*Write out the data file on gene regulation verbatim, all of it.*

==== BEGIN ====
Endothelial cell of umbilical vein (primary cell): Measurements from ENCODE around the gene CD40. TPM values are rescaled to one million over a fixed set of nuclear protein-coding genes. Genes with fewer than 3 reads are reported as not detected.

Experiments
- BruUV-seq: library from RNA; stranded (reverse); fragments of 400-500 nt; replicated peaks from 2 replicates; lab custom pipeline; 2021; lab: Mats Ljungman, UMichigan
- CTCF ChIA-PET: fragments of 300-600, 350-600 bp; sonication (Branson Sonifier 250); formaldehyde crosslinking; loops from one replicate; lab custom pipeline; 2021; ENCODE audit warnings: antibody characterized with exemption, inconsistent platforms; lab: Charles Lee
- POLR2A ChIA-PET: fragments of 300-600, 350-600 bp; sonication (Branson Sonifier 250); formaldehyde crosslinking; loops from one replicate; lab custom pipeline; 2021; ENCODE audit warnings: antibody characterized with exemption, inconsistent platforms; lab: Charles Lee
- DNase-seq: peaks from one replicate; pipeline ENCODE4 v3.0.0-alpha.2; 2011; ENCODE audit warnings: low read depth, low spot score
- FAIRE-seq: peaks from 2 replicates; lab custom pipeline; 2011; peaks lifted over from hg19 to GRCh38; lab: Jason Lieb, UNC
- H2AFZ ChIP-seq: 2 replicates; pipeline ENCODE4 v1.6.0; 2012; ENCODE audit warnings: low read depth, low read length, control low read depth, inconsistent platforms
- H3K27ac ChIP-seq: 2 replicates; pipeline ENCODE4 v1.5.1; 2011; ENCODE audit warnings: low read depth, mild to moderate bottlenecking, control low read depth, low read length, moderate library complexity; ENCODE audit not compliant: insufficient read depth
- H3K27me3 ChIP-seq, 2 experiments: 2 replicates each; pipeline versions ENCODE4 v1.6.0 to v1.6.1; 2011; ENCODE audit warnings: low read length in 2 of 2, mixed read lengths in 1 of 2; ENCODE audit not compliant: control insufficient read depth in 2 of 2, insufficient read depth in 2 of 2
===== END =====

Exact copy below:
Endothelial cell of umbilical vein (primary cell): Measurements from ENCODE around the gene CD40. TPM values are rescaled to one million over a fixed set of nuclear protein-coding genes. Genes with fewer than 3 reads are reported as not detected.

Experiments
- BruUV-seq: library from RNA; stranded (reverse); fragments of 400-500 nt; replicated peaks from 2 replicates; lab custom pipeline; 2021; lab: Mats Ljungman, UMichigan
- CTCF ChIA-PET: fragments of 300-600, 350-600 bp; sonication (Branson Sonifier 250); formaldehyde crosslinking; loops from one replicate; lab custom pipeline; 2021; ENCODE audit warnings: antibody characterized with exemption, inconsistent platforms; lab: Charles Lee
- POLR2A ChIA-PET: fragments of 300-600, 350-600 bp; sonication (Branson Sonifier 250); formaldehyde crosslinking; loops from one replicate; lab custom pipeline; 2021; ENCODE audit warnings: antibody characterized with exemption, inconsistent platforms; lab: Charles Lee
- DNase-seq: peaks from one replicate; pipeline ENCODE4 v3.0.0-alpha.2; 2011; ENCODE audit warnings: low read depth, low spot score
- FAIRE-seq: peaks from 2 replicates; lab custom pipeline; 2011; peaks lifted over from hg19 to GRCh38; lab: Jason Lieb, UNC
- H2AFZ ChIP-seq: 2 replicates; pipeline ENCODE4 v1.6.0; 2012; ENCODE audit warnings: low read depth, low read length, control low read depth, inconsistent platforms
- H3K27ac ChIP-seq: 2 replicates; pipeline ENCODE4 v1.5.1; 2011; ENCODE audit warnings: low read depth, mild to moderate bottlenecking, control low read depth, low read length, moderate library complexity; ENCODE audit not compliant: insufficient read depth
- H3K27me3 ChIP-seq, 2 experiments: 2 replicates each; pipeline versions ENCODE4 v1.6.0 to v1.6.1; 2011; ENCODE audit warnings: low read length in 2 of 2, mixed read lengths in 1 of 2; ENCODE audit not compliant: control insufficient read depth in 2 of 2, insufficient read depth in 2 of 2